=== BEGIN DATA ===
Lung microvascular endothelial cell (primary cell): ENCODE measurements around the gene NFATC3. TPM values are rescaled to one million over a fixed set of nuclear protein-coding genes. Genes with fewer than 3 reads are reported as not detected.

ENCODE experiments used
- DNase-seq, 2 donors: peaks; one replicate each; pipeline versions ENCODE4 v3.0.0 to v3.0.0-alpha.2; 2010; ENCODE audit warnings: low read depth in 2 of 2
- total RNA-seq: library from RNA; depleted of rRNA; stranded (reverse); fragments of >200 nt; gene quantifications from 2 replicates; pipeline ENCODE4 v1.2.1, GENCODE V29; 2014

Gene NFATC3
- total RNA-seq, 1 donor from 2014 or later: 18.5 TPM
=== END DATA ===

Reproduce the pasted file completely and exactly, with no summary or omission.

Lung microvascular endothelial cell (primary cell): ENCODE measurements around the gene NFATC3. TPM values are rescaled to one million over a fixed set of nuclear protein-coding genes. Genes with fewer than 3 reads are reported as not detected.

ENCODE experiments used
- DNase-seq, 2 donors: peaks; one replicate each; pipeline versions ENCODE4 v3.0.0 to v3.0.0-alpha.2; 2010; ENCODE audit warnings: low read depth in 2 of 2
- total RNA-seq: library from RNA; depleted of rRNA; stranded (reverse); fragments of >200 nt; gene quantifications from 2 replicates; pipeline ENCODE4 v1.2.1, GENCODE V29; 2014

Gene NFATC3
- total RNA-seq, 1 donor from 2014 or later: 18.5 TPM